For me, I was very fortunate to have people on my side who gave me great advice during the recruiting process. I knew I wanted to attend a school with both great academics and a strong lacrosse program. During the process, I was passed up by some schools which made me play with an edge. But I also was given the advice to take my time with the process, and not just pick a school because THEY like me. You really need to love the school you are planning on attending, not just the lacrosse. I am very happy now that those schools passed on me because when Georgetown came along, it was the perfect fit. I do not regret a single moment of my experience there, on all fronts. I received an amazing education, made some of my best friends, had an incredibly fun time, and had experiences I will never forget on the lacrosse field.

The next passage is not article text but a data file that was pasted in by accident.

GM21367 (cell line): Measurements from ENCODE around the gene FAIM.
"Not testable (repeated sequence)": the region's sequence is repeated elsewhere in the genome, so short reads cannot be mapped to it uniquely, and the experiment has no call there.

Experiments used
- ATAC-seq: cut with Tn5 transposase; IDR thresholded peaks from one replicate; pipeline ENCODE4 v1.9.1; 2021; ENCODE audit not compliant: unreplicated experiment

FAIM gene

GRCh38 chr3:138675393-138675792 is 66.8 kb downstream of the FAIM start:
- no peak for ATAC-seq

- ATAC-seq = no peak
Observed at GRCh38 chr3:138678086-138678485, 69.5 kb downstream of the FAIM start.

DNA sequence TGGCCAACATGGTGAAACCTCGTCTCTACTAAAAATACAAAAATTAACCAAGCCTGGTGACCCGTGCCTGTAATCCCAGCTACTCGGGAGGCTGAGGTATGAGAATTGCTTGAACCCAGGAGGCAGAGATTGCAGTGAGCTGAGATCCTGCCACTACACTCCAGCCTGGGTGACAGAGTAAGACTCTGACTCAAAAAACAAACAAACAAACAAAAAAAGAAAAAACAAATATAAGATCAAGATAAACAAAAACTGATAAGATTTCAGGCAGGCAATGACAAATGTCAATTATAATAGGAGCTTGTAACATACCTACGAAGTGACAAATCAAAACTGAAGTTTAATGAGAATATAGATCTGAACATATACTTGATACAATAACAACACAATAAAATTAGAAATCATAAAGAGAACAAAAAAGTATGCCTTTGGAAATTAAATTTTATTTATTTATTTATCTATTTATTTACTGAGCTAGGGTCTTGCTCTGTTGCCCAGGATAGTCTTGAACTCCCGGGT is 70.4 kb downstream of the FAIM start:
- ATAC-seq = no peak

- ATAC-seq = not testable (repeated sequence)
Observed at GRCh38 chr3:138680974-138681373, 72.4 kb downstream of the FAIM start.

Duxbury’s Nick Marrocco (right) and teammate Liam Stauss at the Bostonlax All-American game.

Is there any advice that you would give to student-athletes regarding the college recruiting process?

With the recruiting process, the best piece of advice I would give to student-athletes is to take your time. There will be several schools who will “love you”. But at the end of the day, this is 4 years of your life we are talking about. You need to truly love the school. The way you should see it is that if lacrosse was suddenly taken from you, would you still want to be at the school you chose?

How did playing for Duxbury, and having success in high school, help you prepare for success at Georgetown?